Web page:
The National Election Commission (NEC) in Sudan has brushed aside complaints by independent presidential candidates on the use of aircraft and cars by senior officials from the ruling National Congress Party (NCP) in the electoral campaign of president Omer Hassan al-Bashir. The electoral body explained to representatives of those disgruntled candidates that these activities are in line with NCP resources at their disposal and vehemently denied being biased in favor of certain candidates.

Kansas: Kobach pushing bills to limit ballot withdrawals and to allow straight-party voting | Lawrence Journal-World

Candidates would have a much harder time withdrawing from a race after a primary election, but voters would have an easier time casting straight-party ballots under bills that Secretary of State Kris Kobach is urging lawmakers to pass. Kobach appeared before the House Ethics and Elections Committee Wednesday to testify in favor of two bills, including one that he said is a direct response to last year’s controversy over Democrat Chad Taylor’s withdrawal from the U.S. Senate race. “This bill is a direct response to two, what I believe to be erroneous, decisions by Kansas courts interpreting Kansas election law,” Kobach said. Taylor, the Shawnee County district attorney, dropped out of the U.S. Senate race on Sept. 3, a month after winning the Democratic primary. That cleared the way for independent candidate Greg Orman to be the sole challenger to incumbent Sen. Pat Roberts, a Republican.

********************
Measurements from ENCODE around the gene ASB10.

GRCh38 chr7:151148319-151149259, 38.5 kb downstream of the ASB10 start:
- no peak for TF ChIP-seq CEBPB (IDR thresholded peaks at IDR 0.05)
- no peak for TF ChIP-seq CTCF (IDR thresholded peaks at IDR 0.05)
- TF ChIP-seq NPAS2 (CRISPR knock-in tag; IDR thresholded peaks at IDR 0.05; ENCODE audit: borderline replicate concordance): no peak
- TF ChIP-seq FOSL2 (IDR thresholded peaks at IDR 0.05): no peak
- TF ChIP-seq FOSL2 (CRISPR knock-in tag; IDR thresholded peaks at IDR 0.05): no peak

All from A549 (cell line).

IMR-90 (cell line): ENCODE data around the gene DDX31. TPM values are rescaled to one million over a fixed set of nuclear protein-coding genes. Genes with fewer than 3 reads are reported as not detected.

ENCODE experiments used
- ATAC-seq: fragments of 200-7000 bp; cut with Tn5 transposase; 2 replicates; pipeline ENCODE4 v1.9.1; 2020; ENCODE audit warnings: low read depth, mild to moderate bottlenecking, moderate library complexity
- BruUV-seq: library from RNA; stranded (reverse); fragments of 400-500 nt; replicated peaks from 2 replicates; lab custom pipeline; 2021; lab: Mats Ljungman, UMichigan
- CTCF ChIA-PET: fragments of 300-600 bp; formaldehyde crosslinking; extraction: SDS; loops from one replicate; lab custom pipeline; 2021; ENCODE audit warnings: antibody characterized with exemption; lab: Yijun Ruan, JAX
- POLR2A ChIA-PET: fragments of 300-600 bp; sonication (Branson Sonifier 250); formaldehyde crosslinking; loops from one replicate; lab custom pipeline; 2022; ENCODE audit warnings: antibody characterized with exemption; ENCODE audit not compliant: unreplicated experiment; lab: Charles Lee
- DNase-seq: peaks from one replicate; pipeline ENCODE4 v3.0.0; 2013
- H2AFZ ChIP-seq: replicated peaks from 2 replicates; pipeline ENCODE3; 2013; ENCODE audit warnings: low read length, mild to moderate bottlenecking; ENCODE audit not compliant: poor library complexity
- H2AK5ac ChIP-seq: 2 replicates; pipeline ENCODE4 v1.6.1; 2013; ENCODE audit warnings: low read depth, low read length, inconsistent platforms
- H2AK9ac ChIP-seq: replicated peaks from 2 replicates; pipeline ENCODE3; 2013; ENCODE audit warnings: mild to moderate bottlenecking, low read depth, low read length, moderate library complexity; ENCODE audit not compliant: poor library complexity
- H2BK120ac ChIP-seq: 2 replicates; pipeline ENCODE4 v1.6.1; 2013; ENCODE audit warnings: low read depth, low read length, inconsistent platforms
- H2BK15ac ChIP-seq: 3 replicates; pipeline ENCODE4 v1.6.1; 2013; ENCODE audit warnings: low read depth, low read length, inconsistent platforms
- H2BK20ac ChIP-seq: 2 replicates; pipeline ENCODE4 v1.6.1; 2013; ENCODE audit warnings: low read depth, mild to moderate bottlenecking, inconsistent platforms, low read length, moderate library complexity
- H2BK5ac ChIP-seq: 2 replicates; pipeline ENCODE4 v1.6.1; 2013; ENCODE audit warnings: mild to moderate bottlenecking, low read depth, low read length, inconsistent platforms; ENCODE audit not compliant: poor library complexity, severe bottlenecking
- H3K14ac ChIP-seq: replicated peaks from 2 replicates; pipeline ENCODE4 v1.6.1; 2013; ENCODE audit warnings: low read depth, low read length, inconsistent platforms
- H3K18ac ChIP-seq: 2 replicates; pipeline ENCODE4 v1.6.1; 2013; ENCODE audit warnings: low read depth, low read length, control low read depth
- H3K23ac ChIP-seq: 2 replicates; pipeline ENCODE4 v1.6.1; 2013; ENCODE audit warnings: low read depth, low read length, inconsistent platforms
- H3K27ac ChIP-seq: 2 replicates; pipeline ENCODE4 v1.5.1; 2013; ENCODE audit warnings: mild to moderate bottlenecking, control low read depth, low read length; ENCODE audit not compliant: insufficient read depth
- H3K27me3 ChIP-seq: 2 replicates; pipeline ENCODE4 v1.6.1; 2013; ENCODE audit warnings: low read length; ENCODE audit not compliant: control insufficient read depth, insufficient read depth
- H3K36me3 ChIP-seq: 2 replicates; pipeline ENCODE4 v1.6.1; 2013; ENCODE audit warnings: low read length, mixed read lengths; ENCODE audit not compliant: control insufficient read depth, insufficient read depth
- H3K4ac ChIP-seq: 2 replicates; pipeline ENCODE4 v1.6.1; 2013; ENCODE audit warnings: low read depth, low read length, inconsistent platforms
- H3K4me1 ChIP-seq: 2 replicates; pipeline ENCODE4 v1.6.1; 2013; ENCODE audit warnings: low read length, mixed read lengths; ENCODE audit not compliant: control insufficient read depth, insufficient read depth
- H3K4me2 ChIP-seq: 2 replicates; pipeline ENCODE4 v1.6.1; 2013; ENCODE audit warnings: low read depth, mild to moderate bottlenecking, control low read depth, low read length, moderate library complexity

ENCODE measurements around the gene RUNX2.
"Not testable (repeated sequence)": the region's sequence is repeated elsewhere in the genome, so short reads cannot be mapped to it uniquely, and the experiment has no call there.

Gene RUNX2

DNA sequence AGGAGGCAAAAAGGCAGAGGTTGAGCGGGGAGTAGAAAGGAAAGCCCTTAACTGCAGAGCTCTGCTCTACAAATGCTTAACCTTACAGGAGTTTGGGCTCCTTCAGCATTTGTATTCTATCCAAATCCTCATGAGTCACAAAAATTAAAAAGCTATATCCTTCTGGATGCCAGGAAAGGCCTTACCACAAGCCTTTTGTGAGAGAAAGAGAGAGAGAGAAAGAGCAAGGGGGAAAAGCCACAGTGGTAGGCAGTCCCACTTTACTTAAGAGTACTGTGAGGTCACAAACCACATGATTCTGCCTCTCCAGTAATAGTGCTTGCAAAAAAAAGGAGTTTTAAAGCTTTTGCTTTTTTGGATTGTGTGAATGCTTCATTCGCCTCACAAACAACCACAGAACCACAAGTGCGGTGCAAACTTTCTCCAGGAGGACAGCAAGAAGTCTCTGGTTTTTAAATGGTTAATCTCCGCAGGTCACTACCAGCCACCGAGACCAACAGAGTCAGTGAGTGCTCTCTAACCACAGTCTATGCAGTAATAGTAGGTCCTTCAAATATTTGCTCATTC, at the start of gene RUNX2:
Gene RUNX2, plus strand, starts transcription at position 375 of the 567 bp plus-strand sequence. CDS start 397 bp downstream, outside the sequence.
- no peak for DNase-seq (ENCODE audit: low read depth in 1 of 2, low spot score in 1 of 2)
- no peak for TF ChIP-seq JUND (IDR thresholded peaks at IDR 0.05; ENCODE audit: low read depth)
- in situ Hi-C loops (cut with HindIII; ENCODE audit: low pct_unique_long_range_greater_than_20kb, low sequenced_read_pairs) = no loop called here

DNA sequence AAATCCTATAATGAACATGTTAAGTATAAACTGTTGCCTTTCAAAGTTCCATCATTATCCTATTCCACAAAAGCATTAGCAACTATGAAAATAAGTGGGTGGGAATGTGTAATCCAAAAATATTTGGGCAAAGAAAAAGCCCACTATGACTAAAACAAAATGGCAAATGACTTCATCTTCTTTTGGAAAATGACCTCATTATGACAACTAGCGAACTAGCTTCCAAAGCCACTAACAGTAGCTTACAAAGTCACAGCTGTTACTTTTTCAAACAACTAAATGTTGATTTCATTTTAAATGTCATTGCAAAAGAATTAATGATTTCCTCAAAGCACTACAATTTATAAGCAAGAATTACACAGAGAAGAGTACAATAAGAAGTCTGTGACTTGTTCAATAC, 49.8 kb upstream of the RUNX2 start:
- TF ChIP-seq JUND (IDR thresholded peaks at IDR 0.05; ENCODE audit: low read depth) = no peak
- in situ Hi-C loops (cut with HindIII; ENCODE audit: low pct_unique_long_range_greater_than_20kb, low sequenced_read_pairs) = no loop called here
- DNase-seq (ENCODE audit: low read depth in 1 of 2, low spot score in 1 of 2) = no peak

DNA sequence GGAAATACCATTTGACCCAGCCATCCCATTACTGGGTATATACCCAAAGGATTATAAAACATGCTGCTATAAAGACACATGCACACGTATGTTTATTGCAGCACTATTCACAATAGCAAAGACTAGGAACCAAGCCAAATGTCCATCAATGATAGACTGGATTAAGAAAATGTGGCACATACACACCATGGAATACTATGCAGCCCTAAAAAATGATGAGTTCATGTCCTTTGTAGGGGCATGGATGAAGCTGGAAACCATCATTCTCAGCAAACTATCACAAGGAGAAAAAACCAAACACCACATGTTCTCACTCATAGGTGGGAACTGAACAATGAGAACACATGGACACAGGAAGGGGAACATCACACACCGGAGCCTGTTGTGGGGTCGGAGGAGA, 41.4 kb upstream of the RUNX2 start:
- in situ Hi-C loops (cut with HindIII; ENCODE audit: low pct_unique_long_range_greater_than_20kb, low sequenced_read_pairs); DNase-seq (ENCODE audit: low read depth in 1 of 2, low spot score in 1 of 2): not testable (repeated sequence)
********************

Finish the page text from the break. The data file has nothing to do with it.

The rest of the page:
South Dakota: Amendment Would Make Ballot Access More Difficult for Independent Candidates | Ballot Access News